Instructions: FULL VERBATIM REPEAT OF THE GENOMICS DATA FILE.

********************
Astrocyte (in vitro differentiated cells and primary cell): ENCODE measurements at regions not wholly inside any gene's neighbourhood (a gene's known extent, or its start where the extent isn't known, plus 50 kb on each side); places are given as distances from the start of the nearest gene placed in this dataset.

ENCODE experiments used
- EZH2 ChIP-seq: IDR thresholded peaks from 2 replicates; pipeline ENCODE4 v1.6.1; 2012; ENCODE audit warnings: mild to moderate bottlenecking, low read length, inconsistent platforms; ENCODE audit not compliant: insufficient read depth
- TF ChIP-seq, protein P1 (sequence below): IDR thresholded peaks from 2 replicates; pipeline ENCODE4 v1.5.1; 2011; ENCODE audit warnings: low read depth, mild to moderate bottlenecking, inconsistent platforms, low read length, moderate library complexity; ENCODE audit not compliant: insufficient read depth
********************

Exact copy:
Astrocyte (in vitro differentiated cells and primary cell): ENCODE measurements at regions not wholly inside any gene's neighbourhood (a gene's known extent, or its start where the extent isn't known, plus 50 kb on each side); places are given as distances from the start of the nearest gene placed in this dataset.

ENCODE experiments used
- EZH2 ChIP-seq: IDR thresholded peaks from 2 replicates; pipeline ENCODE4 v1.6.1; 2012; ENCODE audit warnings: mild to moderate bottlenecking, low read length, inconsistent platforms; ENCODE audit not compliant: insufficient read depth
- TF ChIP-seq, protein P1 (sequence below): IDR thresholded peaks from 2 replicates; pipeline ENCODE4 v1.5.1; 2011; ENCODE audit warnings: low read depth, mild to moderate bottlenecking, inconsistent platforms, low read length, moderate library complexity; ENCODE audit not compliant: insufficient read depth